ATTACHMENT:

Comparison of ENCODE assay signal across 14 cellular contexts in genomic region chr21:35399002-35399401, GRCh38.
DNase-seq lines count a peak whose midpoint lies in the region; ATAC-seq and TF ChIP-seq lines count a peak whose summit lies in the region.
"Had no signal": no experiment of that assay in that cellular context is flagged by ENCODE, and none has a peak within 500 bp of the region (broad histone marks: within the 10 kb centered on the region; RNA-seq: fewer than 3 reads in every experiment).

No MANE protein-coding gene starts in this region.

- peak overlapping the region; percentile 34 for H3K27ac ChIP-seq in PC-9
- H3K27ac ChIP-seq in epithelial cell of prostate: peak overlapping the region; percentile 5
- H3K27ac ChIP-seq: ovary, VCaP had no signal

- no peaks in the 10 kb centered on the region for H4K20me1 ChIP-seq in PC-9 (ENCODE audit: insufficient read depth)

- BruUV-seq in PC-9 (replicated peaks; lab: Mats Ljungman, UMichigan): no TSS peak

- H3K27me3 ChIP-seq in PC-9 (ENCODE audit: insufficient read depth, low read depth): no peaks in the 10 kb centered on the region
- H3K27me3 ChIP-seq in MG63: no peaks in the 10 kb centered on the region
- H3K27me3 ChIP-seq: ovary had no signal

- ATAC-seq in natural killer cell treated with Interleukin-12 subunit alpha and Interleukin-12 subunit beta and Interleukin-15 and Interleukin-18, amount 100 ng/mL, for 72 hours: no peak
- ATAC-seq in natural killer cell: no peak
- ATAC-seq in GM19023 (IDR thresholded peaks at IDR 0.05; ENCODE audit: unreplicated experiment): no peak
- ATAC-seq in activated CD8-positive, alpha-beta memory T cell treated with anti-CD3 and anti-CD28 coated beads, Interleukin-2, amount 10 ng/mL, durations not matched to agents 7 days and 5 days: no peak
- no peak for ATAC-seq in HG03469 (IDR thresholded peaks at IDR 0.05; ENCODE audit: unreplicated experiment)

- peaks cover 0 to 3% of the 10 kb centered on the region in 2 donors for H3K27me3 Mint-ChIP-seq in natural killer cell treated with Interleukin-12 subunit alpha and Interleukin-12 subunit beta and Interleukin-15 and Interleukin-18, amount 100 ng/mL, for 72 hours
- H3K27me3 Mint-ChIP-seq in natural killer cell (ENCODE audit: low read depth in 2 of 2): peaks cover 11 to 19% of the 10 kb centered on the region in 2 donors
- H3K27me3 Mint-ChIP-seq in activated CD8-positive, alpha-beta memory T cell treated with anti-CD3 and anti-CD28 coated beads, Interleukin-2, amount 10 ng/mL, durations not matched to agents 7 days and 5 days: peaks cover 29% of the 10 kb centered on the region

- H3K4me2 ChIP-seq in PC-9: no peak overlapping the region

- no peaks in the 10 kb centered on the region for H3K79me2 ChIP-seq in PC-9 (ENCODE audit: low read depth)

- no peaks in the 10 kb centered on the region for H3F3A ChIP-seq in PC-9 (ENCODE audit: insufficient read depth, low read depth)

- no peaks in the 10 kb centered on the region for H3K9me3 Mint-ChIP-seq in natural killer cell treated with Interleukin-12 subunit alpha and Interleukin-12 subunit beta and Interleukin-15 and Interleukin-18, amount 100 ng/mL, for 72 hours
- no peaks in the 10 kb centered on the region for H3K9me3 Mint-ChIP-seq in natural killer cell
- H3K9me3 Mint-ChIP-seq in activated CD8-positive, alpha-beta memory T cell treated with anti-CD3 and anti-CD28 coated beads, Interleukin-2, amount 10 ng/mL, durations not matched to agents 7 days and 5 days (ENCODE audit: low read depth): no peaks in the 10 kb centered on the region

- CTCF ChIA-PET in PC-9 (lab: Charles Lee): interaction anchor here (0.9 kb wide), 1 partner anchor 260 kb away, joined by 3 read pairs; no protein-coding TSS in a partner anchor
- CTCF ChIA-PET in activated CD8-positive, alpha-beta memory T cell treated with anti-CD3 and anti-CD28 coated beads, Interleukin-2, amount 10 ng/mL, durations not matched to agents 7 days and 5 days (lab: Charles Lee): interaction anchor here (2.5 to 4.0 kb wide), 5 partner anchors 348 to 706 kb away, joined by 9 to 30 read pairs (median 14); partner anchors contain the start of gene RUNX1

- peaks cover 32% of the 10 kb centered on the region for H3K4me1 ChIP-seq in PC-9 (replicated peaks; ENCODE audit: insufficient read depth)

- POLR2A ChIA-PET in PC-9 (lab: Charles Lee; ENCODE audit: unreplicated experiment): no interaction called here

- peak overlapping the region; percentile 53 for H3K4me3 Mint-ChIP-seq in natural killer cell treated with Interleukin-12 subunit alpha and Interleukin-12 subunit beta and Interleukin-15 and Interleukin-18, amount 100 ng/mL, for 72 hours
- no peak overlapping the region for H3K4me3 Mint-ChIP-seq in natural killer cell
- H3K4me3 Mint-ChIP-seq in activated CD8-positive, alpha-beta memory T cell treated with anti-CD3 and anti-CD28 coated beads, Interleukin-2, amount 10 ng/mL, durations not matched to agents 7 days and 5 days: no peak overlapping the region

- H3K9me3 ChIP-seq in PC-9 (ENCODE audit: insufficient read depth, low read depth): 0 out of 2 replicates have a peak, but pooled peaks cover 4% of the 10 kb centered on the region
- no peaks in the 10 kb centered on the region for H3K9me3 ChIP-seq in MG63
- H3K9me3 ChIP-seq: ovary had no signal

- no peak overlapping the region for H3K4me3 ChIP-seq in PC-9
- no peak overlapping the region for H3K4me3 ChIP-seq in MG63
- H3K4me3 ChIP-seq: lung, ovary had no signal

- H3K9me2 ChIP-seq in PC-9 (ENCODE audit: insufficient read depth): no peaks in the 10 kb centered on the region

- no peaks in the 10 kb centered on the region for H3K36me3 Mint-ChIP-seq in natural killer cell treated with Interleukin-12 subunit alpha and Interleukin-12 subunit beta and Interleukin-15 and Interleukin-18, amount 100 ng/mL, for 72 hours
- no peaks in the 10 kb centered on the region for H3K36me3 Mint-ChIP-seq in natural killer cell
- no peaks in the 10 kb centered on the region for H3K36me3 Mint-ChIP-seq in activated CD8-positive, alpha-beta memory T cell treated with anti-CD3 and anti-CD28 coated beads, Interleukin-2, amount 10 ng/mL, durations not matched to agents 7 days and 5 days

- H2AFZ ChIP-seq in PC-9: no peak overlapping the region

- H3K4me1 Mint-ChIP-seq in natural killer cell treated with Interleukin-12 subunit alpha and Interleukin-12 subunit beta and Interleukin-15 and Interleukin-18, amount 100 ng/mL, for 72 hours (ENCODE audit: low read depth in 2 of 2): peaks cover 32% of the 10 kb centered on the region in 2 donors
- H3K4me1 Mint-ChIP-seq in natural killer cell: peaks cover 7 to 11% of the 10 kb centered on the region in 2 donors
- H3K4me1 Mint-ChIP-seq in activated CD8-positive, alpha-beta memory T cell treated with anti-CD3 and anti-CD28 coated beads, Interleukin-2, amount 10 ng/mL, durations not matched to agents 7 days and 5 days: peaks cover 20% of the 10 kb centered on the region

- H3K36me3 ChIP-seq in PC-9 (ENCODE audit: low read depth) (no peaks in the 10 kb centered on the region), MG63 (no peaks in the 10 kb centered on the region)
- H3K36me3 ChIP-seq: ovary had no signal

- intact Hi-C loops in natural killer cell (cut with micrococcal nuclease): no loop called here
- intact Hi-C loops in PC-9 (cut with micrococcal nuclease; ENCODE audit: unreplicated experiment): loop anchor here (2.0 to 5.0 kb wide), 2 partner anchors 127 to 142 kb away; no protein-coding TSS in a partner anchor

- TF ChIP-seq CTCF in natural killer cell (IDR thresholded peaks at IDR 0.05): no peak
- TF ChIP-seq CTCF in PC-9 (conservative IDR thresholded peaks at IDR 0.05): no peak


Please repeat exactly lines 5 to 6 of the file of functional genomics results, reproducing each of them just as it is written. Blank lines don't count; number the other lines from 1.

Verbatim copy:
- peak overlapping the region; percentile 34 for H3K27ac ChIP-seq in PC-9
- H3K27ac ChIP-seq in epithelial cell of prostate: peak overlapping the region; percentile 5